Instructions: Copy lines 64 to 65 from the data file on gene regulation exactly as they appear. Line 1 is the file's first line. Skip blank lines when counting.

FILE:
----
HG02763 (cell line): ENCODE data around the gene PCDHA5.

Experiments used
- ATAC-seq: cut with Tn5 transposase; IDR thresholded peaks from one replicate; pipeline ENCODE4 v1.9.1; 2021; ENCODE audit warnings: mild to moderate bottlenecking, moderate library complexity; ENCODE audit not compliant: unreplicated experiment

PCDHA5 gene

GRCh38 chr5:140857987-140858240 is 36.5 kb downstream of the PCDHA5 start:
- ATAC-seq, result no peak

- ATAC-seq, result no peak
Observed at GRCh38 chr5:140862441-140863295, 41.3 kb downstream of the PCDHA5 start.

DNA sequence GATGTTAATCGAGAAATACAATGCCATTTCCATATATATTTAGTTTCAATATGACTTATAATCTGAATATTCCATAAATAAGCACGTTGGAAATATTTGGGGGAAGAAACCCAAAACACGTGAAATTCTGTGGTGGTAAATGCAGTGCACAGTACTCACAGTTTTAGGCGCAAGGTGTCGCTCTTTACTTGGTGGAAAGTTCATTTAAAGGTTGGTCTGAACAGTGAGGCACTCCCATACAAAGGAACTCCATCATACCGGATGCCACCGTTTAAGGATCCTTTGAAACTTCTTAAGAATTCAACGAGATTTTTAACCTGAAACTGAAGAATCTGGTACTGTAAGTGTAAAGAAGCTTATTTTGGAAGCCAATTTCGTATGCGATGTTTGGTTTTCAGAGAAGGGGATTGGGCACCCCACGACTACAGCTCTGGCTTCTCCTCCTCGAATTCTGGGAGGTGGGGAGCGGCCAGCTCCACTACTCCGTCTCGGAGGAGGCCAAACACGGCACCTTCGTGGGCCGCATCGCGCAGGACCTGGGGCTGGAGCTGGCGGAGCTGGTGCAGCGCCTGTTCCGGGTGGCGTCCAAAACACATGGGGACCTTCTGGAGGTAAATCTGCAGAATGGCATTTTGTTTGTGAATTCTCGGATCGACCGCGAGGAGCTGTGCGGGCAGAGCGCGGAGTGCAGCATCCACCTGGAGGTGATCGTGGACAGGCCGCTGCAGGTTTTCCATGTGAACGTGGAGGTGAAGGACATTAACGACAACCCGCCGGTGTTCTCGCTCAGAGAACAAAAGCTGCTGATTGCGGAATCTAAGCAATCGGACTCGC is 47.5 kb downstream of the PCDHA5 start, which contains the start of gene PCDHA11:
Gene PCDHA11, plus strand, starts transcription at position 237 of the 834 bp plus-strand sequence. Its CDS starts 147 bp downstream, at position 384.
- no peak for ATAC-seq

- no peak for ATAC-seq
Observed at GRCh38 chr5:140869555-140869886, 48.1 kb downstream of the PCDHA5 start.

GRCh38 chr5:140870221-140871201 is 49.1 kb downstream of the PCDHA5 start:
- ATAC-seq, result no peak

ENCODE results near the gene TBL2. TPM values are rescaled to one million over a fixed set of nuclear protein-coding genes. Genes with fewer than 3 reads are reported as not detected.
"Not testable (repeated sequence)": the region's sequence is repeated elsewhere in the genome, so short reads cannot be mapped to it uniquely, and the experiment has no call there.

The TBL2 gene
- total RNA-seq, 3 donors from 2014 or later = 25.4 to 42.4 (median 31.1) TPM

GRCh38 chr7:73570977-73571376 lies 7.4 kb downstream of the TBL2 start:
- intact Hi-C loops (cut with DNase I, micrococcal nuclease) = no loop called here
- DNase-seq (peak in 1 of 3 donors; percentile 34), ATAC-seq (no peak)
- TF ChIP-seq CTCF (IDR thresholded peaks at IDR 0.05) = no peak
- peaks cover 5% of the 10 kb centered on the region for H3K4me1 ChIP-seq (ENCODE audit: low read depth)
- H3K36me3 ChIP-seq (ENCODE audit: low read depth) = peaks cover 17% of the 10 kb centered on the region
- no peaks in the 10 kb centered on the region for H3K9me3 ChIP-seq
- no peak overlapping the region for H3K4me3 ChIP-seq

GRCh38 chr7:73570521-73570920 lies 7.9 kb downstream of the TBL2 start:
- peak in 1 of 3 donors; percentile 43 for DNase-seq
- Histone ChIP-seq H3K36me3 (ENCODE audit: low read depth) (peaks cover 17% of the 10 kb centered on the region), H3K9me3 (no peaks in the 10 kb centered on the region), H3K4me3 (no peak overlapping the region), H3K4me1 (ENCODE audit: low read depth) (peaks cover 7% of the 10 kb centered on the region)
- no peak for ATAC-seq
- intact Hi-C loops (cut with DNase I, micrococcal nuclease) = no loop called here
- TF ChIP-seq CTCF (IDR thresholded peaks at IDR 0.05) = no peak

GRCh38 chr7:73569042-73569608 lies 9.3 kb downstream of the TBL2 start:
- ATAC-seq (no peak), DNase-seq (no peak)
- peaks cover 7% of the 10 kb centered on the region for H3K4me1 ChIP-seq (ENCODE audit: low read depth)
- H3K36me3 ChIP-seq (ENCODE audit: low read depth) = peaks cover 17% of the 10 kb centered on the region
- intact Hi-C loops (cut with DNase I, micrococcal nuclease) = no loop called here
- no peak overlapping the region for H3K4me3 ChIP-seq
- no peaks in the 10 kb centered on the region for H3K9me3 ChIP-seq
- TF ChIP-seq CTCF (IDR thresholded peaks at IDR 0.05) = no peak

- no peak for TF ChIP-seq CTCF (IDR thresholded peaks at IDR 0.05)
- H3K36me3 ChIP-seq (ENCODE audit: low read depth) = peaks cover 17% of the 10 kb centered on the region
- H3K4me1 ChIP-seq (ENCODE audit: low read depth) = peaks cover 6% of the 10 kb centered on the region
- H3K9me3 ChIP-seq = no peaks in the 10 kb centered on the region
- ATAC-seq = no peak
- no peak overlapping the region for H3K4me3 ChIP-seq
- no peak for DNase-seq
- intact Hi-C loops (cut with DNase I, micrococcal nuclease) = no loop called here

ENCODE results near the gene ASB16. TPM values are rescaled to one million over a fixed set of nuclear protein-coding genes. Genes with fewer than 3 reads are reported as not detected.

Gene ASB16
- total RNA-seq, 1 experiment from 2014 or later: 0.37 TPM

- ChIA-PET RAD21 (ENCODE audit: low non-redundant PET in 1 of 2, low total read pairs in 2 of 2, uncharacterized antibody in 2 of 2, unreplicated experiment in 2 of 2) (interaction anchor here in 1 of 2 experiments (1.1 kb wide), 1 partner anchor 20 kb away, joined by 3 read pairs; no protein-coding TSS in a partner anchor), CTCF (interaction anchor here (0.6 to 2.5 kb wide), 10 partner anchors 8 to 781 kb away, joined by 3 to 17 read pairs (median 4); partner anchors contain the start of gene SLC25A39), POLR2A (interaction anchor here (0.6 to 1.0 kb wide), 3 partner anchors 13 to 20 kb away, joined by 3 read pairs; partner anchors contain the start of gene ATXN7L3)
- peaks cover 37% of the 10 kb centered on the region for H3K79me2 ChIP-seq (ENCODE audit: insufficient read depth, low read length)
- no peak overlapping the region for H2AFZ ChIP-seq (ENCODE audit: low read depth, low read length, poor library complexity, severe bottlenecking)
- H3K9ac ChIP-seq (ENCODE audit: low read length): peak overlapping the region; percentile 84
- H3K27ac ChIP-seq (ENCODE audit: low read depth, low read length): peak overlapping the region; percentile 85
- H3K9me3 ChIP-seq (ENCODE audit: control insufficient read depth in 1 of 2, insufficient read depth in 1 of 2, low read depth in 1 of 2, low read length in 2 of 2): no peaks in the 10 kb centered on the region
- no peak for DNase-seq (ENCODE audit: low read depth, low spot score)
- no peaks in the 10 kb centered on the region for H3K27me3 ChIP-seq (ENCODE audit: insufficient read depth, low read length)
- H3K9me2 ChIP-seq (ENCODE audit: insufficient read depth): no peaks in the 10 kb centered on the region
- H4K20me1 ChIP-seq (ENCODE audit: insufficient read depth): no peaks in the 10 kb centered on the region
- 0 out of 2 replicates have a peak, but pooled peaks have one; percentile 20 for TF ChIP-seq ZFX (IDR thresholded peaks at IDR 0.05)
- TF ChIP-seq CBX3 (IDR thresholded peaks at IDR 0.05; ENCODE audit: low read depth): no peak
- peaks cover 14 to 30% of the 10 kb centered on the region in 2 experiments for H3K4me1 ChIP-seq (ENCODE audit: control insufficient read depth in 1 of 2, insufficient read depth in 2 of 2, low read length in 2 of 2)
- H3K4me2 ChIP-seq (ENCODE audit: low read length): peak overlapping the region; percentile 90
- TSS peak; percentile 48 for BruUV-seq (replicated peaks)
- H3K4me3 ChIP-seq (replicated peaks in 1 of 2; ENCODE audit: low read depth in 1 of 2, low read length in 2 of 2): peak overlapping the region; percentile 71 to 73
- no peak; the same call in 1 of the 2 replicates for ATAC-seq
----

- TF ChIP-seq CBX3 (IDR thresholded peaks at IDR 0.05; ENCODE audit: low read depth): no peak
- peaks cover 14 to 30% of the 10 kb centered on the region in 2 experiments for H3K4me1 ChIP-seq (ENCODE audit: control insufficient read depth in 1 of 2, insufficient read depth in 2 of 2, low read length in 2 of 2)